“Iran is ready to resolve the ongoing fuel crisis in the world and make up for the shortages,” declared Iranian Oil Minister Javad Owji. To that end, he said, the United States ought to lift onerous sanctions that have targeted the Islamic Republic’s vital oil industry.
Owji made the comments following a virtual meeting of OPEC. His statement referenced fuel shortages, which have hit the United Kingdom particularly hard in recent weeks amid soaring prices and long queues at petrol stations across the country.
The Iranian minister advised Western “decision-makers to learn the lesson” and help with the crisis by lifting “unlawful and unjust” sanctions on Iranian crude.
Iran’s political and ideological frictions with the West have in the past four decades left a massive toll on its oil industry at different intervals. Despite a brief period of respite opened up by the Iran nuclear deal in 2015, the sector felt the deepest pain after the American departure from the agreement in 2018. Exercising his “maximum pressure” policy, then-US President Donald Trump went out of his way to bring the Iranian economy to its knees by imposing hefty penalties on most nations interacting with Iran’s oil industry.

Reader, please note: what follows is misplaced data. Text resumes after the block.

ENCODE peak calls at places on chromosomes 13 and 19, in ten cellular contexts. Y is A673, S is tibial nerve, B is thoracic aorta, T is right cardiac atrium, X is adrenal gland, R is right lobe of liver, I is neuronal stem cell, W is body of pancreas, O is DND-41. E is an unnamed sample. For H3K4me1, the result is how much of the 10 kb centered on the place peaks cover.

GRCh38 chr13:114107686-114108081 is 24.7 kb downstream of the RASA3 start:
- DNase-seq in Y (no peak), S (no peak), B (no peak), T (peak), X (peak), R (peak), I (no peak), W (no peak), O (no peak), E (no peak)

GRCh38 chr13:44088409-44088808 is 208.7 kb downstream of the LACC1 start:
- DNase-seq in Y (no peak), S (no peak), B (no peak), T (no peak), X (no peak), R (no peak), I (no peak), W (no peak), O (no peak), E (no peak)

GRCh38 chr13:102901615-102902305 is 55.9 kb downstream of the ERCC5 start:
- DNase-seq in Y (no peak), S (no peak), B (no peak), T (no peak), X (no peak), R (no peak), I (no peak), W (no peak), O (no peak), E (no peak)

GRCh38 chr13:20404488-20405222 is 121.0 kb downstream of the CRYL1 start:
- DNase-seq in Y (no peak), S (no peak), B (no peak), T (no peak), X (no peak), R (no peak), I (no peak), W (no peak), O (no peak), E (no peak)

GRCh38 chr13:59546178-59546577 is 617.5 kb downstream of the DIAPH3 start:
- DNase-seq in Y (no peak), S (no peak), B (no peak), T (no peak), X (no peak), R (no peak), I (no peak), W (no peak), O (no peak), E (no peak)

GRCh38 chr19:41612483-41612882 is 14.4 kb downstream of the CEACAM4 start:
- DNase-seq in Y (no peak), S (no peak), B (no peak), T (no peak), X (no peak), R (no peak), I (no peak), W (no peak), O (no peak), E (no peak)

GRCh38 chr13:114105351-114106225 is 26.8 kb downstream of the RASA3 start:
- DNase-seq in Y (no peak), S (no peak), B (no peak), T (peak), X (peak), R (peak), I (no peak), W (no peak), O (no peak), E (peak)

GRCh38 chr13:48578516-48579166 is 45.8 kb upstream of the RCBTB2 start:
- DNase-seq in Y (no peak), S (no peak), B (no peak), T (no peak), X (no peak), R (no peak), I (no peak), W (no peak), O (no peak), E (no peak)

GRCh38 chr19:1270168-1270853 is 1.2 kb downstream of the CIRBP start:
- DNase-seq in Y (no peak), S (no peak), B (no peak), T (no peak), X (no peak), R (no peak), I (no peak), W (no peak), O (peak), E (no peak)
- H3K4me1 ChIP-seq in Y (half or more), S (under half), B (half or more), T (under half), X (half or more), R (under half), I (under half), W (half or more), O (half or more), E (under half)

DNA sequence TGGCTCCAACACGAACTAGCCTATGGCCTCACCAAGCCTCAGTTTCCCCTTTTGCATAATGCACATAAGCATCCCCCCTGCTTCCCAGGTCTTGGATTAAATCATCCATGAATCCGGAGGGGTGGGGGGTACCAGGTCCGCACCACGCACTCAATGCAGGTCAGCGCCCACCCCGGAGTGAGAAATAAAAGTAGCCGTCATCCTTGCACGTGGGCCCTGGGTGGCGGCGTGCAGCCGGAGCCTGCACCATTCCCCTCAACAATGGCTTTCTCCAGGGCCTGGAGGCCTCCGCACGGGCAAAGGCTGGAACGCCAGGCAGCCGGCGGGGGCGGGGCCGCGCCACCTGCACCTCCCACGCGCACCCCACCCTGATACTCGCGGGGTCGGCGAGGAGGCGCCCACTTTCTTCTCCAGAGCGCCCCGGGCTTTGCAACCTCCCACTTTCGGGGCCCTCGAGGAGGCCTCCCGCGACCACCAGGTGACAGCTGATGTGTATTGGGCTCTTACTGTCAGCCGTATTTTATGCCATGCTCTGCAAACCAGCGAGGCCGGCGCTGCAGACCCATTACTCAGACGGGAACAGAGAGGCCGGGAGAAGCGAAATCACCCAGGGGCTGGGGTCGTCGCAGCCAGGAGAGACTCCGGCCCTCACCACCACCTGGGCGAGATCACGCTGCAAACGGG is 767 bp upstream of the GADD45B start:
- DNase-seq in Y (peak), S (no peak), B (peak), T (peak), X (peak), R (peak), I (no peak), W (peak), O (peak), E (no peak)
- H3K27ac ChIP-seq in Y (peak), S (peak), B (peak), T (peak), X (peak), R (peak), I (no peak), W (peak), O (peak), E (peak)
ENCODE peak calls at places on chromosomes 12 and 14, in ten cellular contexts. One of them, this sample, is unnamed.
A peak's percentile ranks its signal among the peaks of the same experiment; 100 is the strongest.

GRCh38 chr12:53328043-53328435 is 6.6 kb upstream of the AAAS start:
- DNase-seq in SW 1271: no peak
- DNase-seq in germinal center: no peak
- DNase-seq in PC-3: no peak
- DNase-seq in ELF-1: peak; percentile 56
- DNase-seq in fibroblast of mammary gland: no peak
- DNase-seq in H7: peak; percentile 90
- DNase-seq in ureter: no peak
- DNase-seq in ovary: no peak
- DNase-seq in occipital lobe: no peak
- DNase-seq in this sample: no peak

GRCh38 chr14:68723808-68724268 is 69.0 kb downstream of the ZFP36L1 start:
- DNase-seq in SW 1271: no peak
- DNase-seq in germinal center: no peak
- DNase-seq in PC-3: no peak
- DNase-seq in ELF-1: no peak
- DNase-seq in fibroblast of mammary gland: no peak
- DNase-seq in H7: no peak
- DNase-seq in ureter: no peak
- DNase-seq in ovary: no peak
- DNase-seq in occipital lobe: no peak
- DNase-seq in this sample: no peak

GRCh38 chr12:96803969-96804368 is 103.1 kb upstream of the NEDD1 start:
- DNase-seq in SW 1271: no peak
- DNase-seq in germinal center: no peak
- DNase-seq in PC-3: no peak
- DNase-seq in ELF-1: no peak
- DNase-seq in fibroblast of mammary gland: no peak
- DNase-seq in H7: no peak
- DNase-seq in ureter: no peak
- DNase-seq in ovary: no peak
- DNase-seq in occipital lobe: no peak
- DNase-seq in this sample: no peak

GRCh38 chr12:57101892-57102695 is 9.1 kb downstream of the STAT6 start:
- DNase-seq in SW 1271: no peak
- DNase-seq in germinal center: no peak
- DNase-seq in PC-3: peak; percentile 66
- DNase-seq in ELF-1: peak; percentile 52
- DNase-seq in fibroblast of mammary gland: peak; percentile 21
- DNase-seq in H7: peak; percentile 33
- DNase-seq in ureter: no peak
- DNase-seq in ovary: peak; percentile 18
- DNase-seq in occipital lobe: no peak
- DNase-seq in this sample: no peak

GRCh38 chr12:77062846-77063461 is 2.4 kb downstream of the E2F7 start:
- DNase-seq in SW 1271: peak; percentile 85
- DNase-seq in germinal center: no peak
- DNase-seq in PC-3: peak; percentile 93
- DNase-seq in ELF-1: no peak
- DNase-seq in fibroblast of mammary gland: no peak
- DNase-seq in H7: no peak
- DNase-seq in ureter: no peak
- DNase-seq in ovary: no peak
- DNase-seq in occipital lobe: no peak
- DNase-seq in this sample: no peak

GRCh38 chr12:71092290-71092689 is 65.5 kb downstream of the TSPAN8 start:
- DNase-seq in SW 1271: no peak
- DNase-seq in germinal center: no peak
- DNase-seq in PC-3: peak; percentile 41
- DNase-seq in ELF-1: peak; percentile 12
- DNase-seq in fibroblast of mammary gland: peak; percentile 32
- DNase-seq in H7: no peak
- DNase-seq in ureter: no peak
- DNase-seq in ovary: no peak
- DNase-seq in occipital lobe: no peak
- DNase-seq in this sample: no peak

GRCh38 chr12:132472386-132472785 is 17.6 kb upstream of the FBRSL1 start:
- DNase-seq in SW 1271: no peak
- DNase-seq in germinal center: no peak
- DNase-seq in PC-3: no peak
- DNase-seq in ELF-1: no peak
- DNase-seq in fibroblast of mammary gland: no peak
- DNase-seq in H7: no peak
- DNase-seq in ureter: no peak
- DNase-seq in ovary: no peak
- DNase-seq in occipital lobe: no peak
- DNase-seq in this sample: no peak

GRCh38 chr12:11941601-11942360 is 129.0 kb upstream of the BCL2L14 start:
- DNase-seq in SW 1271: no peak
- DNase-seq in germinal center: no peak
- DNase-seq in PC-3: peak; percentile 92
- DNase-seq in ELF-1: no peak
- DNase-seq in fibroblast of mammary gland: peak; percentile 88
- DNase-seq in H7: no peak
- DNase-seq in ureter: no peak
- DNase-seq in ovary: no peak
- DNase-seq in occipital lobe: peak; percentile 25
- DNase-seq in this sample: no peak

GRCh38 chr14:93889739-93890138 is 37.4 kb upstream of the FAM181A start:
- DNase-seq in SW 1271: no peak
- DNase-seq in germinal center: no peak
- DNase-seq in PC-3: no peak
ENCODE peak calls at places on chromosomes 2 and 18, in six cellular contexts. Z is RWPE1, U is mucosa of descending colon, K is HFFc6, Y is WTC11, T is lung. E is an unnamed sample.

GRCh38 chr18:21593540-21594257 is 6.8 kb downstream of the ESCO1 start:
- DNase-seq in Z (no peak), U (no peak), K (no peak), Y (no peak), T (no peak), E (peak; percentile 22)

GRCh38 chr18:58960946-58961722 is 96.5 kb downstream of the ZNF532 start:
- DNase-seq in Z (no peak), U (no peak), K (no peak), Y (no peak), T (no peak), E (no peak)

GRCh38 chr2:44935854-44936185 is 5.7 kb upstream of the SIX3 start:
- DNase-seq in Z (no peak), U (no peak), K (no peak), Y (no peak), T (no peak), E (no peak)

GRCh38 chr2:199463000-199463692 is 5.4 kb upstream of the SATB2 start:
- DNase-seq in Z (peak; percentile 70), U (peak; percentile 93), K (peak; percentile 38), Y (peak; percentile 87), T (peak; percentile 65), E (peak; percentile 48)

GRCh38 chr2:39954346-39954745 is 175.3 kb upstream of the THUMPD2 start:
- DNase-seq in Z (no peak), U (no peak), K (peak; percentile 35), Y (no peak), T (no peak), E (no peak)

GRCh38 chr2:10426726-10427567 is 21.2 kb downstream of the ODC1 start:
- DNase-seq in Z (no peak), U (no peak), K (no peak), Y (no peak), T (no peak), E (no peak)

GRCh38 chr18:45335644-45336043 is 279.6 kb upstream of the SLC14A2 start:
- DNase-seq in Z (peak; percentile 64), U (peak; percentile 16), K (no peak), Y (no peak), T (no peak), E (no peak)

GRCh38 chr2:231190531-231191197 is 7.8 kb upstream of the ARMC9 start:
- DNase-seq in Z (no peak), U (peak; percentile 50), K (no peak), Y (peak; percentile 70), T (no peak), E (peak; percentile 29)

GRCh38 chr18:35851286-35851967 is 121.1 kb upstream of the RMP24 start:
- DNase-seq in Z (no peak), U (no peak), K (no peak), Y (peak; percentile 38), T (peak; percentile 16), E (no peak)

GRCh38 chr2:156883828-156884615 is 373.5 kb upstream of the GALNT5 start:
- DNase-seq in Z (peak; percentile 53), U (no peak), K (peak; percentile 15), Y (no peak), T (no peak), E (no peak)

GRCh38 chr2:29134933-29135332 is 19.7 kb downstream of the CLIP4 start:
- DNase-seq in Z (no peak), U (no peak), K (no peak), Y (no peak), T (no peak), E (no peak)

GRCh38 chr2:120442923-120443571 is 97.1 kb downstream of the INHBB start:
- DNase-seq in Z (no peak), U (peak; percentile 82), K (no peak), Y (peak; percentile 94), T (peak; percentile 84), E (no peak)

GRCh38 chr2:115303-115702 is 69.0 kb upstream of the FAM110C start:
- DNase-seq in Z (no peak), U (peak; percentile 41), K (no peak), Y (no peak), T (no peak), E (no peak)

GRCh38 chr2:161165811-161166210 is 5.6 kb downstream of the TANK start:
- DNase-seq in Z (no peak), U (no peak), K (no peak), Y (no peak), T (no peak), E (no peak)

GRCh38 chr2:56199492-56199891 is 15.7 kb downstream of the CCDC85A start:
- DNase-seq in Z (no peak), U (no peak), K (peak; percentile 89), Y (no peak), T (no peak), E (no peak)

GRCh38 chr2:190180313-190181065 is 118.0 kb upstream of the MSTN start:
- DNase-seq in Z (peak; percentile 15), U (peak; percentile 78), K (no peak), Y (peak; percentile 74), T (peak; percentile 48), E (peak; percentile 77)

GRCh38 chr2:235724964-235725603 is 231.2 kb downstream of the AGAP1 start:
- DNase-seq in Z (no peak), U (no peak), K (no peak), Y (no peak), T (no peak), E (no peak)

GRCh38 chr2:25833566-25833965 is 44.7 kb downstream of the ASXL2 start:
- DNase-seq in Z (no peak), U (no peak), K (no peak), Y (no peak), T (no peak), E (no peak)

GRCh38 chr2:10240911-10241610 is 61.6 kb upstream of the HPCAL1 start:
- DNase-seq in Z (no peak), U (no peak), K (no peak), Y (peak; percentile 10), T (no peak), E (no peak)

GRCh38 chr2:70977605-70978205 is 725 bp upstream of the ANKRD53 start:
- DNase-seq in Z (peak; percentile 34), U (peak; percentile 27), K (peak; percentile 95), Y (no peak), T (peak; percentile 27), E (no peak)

With Iran’s economy largely dependent upon its oil, those sanctions have squeezed the national revenue and dwindled the public’s purchasing power. According to Owji, they have even affected other nations that have had to “pay the price for this absurdity.” He did not elaborate further but noted those measures are now “bouncing back” on the very states that imposed them on Iran.
In the wake of the recent fuel shortages in the UK, Iran’s state broadcaster and other hard-line media outlets have given extensive coverage to the “crisis,” highlighting the UK government’s “mismanagement,” “the public panic” and gas station “brawls.”
As Owji addressed the global fuel problems and offered Iranian solutions, however, local officials in the capital, Tehran, and the central city of Isfahan were already raising concern about vanishing domestic supplies. A senior official at Tehran’s governorate said the province will be facing “fundamental” issues as it faces a daily shortage of 150 million cubic meters of natural gas.
Earlier, a spokesperson for Iran’s Energy Ministry sounded the alarm on the shrinking gas feed for the country’s power plants and a looming repeat of nationwide power outages that hit many provinces for several consecutive weeks during the scorching summer, drawing public rage and death shouts against Islamic Republic officials.